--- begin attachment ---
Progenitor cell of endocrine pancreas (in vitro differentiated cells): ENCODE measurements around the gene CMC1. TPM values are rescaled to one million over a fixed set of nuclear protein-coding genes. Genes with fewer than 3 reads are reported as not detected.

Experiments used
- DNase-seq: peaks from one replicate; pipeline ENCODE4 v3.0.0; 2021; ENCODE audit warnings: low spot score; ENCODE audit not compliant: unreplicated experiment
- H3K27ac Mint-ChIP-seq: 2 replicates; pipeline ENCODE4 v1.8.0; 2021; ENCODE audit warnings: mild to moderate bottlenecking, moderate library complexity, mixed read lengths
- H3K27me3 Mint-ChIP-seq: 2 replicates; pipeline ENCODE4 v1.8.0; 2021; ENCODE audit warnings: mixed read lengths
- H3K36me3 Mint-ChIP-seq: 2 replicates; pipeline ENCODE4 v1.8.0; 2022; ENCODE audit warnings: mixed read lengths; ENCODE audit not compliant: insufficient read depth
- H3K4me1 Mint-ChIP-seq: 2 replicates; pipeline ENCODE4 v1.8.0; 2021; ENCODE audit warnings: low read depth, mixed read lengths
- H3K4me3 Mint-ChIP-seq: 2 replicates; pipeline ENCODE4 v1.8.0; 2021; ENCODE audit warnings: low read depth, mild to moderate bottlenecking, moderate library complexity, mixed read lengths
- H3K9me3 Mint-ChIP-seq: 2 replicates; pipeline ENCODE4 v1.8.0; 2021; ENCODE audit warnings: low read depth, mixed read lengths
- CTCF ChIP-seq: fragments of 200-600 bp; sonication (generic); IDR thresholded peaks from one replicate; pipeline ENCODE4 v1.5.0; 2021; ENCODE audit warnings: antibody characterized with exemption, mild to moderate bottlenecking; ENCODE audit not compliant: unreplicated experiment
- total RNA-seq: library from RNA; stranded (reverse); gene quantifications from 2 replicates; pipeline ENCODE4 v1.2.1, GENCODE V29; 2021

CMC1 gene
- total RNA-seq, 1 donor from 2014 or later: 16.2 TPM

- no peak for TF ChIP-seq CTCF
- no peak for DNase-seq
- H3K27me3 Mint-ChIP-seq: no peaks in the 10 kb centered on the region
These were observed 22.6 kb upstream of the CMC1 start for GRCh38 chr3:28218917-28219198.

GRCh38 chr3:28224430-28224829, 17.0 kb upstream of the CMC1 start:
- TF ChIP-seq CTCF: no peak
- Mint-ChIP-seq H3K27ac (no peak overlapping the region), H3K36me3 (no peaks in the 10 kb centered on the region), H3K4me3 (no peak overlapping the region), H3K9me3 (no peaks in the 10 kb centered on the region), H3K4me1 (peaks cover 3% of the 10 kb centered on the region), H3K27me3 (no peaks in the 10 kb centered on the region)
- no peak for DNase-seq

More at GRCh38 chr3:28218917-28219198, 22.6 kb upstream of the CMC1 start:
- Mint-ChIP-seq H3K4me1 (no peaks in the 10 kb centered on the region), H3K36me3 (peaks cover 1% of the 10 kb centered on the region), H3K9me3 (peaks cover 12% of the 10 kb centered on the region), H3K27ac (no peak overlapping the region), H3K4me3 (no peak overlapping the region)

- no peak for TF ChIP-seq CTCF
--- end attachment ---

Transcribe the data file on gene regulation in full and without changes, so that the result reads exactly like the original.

Progenitor cell of endocrine pancreas (in vitro differentiated cells): ENCODE measurements around the gene CMC1. TPM values are rescaled to one million over a fixed set of nuclear protein-coding genes. Genes with fewer than 3 reads are reported as not detected.

Experiments used
- DNase-seq: peaks from one replicate; pipeline ENCODE4 v3.0.0; 2021; ENCODE audit warnings: low spot score; ENCODE audit not compliant: unreplicated experiment
- H3K27ac Mint-ChIP-seq: 2 replicates; pipeline ENCODE4 v1.8.0; 2021; ENCODE audit warnings: mild to moderate bottlenecking, moderate library complexity, mixed read lengths
- H3K27me3 Mint-ChIP-seq: 2 replicates; pipeline ENCODE4 v1.8.0; 2021; ENCODE audit warnings: mixed read lengths
- H3K36me3 Mint-ChIP-seq: 2 replicates; pipeline ENCODE4 v1.8.0; 2022; ENCODE audit warnings: mixed read lengths; ENCODE audit not compliant: insufficient read depth
- H3K4me1 Mint-ChIP-seq: 2 replicates; pipeline ENCODE4 v1.8.0; 2021; ENCODE audit warnings: low read depth, mixed read lengths
- H3K4me3 Mint-ChIP-seq: 2 replicates; pipeline ENCODE4 v1.8.0; 2021; ENCODE audit warnings: low read depth, mild to moderate bottlenecking, moderate library complexity, mixed read lengths
- H3K9me3 Mint-ChIP-seq: 2 replicates; pipeline ENCODE4 v1.8.0; 2021; ENCODE audit warnings: low read depth, mixed read lengths
- CTCF ChIP-seq: fragments of 200-600 bp; sonication (generic); IDR thresholded peaks from one replicate; pipeline ENCODE4 v1.5.0; 2021; ENCODE audit warnings: antibody characterized with exemption, mild to moderate bottlenecking; ENCODE audit not compliant: unreplicated experiment
- total RNA-seq: library from RNA; stranded (reverse); gene quantifications from 2 replicates; pipeline ENCODE4 v1.2.1, GENCODE V29; 2021

CMC1 gene
- total RNA-seq, 1 donor from 2014 or later: 16.2 TPM

- no peak for TF ChIP-seq CTCF
- no peak for DNase-seq
- H3K27me3 Mint-ChIP-seq: no peaks in the 10 kb centered on the region
These were observed 22.6 kb upstream of the CMC1 start for GRCh38 chr3:28218917-28219198.

GRCh38 chr3:28224430-28224829, 17.0 kb upstream of the CMC1 start:
- TF ChIP-seq CTCF: no peak
- Mint-ChIP-seq H3K27ac (no peak overlapping the region), H3K36me3 (no peaks in the 10 kb centered on the region), H3K4me3 (no peak overlapping the region), H3K9me3 (no peaks in the 10 kb centered on the region), H3K4me1 (peaks cover 3% of the 10 kb centered on the region), H3K27me3 (no peaks in the 10 kb centered on the region)
- no peak for DNase-seq

More at GRCh38 chr3:28218917-28219198, 22.6 kb upstream of the CMC1 start:
- Mint-ChIP-seq H3K4me1 (no peaks in the 10 kb centered on the region), H3K36me3 (peaks cover 1% of the 10 kb centered on the region), H3K9me3 (peaks cover 12% of the 10 kb centered on the region), H3K27ac (no peak overlapping the region), H3K4me3 (no peak overlapping the region)

- no peak for TF ChIP-seq CTCF